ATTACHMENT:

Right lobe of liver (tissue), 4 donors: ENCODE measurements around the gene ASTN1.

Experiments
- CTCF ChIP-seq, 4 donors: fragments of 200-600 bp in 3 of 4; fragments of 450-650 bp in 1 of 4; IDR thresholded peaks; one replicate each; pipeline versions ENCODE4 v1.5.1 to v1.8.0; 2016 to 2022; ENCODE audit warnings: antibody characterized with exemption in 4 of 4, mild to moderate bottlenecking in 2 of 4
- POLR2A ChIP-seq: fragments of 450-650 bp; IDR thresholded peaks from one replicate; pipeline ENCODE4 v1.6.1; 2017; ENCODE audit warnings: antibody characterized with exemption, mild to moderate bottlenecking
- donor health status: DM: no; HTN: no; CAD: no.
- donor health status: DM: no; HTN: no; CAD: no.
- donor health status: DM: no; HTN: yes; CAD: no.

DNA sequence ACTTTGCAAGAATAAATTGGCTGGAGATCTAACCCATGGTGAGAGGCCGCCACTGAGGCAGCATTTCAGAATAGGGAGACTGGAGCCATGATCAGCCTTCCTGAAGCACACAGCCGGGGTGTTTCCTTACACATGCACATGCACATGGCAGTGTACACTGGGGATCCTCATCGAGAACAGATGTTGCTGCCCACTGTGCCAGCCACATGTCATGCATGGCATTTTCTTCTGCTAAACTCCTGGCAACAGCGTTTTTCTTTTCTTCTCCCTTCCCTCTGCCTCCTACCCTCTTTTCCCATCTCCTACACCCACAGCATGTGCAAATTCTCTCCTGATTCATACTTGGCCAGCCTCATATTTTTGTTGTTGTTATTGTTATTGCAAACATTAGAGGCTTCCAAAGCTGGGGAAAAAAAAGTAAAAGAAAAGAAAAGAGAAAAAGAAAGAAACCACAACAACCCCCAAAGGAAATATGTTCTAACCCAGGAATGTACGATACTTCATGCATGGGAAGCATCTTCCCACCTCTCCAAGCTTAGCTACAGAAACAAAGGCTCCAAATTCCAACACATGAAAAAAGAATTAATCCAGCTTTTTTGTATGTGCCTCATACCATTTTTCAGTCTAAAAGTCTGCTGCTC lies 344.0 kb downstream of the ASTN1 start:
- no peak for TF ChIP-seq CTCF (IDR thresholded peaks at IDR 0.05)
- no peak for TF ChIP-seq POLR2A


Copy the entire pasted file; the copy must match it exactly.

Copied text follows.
Right lobe of liver (tissue), 4 donors: ENCODE measurements around the gene ASTN1.

Experiments
- CTCF ChIP-seq, 4 donors: fragments of 200-600 bp in 3 of 4; fragments of 450-650 bp in 1 of 4; IDR thresholded peaks; one replicate each; pipeline versions ENCODE4 v1.5.1 to v1.8.0; 2016 to 2022; ENCODE audit warnings: antibody characterized with exemption in 4 of 4, mild to moderate bottlenecking in 2 of 4
- POLR2A ChIP-seq: fragments of 450-650 bp; IDR thresholded peaks from one replicate; pipeline ENCODE4 v1.6.1; 2017; ENCODE audit warnings: antibody characterized with exemption, mild to moderate bottlenecking
- donor health status: DM: no; HTN: no; CAD: no.
- donor health status: DM: no; HTN: no; CAD: no.
- donor health status: DM: no; HTN: yes; CAD: no.

DNA sequence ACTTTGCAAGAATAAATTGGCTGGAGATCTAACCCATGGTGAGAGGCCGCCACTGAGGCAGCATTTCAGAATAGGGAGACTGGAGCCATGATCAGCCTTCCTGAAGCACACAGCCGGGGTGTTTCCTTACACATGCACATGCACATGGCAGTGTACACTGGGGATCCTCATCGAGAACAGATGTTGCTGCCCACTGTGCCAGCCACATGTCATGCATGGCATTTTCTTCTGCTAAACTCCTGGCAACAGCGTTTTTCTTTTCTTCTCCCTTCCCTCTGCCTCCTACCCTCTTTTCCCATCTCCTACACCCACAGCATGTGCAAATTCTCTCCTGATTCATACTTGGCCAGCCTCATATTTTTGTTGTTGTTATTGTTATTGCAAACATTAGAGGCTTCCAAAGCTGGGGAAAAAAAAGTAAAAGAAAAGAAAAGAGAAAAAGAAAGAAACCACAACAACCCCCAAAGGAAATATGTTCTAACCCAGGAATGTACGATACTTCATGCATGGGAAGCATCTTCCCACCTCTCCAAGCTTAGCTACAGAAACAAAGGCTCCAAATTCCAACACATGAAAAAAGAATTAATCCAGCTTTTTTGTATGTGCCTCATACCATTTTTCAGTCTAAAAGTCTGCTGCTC lies 344.0 kb downstream of the ASTN1 start:
- no peak for TF ChIP-seq CTCF (IDR thresholded peaks at IDR 0.05)
- no peak for TF ChIP-seq POLR2A